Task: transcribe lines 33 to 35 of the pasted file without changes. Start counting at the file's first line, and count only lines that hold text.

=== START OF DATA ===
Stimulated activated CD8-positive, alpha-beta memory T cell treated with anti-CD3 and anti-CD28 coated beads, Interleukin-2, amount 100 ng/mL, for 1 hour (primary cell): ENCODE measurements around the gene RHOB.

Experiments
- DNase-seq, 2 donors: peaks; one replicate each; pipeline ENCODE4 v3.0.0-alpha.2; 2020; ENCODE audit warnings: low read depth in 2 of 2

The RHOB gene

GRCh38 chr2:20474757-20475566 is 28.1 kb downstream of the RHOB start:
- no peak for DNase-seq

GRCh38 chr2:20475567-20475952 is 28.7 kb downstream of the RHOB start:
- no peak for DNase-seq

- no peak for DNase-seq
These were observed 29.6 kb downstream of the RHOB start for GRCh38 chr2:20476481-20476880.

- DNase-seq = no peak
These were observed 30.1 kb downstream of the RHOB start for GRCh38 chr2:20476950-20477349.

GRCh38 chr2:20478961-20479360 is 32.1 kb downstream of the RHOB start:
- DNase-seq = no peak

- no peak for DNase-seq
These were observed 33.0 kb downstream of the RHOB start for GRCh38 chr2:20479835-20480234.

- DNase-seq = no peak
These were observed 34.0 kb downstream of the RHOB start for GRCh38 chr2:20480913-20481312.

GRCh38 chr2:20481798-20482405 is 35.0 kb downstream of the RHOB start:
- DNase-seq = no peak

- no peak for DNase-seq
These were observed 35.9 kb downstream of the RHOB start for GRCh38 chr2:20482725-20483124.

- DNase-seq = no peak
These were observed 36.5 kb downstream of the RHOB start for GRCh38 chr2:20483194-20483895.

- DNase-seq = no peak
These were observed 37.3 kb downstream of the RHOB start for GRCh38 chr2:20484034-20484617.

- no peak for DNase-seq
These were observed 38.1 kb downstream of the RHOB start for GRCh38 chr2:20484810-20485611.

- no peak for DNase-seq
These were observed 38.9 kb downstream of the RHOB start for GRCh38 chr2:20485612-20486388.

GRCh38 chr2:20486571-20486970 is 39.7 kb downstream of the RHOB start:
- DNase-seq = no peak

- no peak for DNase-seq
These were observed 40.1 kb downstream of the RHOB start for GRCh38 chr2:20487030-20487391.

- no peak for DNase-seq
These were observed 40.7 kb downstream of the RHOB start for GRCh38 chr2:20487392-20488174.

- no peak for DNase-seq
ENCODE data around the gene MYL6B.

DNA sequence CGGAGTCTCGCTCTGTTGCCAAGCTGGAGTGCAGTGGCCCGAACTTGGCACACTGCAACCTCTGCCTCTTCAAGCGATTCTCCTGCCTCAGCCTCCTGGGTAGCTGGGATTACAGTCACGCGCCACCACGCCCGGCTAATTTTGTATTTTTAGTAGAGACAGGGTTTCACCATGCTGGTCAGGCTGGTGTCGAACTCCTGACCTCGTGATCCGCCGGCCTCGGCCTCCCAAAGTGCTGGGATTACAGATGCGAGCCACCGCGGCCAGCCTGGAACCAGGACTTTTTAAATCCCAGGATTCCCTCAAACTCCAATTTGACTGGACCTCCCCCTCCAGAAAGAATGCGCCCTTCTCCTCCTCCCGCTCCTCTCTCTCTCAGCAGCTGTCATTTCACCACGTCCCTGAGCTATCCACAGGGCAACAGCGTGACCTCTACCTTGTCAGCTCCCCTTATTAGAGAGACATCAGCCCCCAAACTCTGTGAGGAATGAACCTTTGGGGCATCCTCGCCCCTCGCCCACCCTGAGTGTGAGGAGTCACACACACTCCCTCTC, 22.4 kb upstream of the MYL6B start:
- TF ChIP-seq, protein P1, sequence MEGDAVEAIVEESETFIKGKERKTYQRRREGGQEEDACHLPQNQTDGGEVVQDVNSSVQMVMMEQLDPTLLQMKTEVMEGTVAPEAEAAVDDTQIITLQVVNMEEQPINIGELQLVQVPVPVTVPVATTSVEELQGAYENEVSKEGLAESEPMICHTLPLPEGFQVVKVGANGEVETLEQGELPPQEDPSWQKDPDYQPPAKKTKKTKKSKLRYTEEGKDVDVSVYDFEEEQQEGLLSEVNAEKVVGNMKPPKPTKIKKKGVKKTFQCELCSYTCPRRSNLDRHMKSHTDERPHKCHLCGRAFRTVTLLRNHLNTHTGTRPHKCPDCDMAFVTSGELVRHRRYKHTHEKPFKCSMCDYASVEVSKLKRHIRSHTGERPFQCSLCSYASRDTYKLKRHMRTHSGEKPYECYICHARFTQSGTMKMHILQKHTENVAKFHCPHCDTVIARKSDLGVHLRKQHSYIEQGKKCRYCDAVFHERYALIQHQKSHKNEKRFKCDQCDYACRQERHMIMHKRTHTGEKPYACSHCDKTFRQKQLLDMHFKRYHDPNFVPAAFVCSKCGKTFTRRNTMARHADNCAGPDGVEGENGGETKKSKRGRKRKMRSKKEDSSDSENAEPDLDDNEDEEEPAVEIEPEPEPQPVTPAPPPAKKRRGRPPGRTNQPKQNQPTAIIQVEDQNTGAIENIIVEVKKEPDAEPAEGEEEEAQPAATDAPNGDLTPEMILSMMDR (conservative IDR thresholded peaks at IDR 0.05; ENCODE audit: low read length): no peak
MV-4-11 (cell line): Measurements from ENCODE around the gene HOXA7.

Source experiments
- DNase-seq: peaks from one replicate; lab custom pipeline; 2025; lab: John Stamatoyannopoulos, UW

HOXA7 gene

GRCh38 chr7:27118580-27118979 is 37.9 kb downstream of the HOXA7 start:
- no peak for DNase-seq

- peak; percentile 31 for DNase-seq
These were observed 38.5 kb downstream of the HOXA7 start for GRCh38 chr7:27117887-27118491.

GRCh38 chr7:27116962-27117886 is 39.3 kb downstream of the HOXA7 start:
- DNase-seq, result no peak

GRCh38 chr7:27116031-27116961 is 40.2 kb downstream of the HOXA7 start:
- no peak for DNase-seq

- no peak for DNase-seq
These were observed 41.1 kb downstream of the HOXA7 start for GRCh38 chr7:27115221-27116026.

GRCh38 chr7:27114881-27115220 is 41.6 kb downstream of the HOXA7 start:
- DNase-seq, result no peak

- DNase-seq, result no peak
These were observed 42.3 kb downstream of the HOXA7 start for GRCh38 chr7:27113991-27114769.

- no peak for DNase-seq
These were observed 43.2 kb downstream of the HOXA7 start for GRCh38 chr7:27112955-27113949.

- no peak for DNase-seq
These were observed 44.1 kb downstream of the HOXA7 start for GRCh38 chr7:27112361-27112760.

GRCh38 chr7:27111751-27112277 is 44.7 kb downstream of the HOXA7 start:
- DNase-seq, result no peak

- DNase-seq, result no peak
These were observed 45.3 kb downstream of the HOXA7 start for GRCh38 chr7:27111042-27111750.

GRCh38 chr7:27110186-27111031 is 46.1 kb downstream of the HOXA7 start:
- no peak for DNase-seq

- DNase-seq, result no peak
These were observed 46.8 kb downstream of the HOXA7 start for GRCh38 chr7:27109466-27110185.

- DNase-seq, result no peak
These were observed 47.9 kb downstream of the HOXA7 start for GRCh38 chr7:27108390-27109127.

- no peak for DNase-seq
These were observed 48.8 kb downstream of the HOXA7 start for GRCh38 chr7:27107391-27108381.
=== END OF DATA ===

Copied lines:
- no peak for DNase-seq
These were observed 40.1 kb downstream of the RHOB start for GRCh38 chr2:20487030-20487391.

- no peak for DNase-seq